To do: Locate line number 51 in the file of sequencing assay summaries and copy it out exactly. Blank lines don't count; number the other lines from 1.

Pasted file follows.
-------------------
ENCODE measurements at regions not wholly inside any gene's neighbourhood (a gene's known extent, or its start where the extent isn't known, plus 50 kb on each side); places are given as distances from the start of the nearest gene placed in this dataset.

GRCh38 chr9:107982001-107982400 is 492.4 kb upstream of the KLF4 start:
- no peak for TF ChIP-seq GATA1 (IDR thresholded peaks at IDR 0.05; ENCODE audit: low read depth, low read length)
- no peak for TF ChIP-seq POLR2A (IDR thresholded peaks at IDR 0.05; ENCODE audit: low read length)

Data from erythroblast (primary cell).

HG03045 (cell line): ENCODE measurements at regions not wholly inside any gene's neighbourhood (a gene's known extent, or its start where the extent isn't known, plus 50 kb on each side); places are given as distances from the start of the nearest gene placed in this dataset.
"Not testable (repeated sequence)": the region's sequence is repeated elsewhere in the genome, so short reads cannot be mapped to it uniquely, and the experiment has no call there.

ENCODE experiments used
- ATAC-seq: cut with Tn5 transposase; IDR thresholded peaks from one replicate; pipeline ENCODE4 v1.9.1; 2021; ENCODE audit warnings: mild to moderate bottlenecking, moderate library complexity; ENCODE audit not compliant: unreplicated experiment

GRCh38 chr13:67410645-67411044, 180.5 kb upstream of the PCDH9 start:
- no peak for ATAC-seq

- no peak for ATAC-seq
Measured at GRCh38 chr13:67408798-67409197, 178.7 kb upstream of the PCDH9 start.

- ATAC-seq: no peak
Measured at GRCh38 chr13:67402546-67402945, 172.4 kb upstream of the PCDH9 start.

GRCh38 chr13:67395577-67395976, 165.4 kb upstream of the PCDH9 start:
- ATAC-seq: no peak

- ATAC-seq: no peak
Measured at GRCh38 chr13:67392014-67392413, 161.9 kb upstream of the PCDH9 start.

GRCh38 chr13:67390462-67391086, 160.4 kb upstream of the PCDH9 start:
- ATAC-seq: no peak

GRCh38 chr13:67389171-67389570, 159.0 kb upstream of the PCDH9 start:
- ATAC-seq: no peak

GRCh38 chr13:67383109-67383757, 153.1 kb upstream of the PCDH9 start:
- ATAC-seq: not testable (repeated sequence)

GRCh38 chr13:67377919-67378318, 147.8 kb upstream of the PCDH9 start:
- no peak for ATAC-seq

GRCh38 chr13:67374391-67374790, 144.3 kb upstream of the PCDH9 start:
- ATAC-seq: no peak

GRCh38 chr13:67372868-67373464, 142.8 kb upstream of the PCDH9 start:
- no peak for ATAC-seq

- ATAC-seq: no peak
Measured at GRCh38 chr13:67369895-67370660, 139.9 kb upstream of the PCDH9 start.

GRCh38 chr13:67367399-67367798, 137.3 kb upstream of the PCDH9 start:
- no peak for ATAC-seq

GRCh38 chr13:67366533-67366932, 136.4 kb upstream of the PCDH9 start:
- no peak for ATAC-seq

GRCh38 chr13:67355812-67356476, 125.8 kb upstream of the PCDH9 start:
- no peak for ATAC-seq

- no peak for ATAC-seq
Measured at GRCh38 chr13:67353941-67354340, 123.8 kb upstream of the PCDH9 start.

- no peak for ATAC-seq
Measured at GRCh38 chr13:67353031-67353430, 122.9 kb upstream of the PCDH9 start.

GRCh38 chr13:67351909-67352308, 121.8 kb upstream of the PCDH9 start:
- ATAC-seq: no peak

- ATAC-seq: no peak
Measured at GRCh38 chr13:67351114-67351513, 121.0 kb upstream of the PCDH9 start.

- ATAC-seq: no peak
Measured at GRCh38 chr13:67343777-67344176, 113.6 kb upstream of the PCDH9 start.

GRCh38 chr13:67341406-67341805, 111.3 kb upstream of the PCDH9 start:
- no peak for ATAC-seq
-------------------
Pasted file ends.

- no peak for ATAC-seq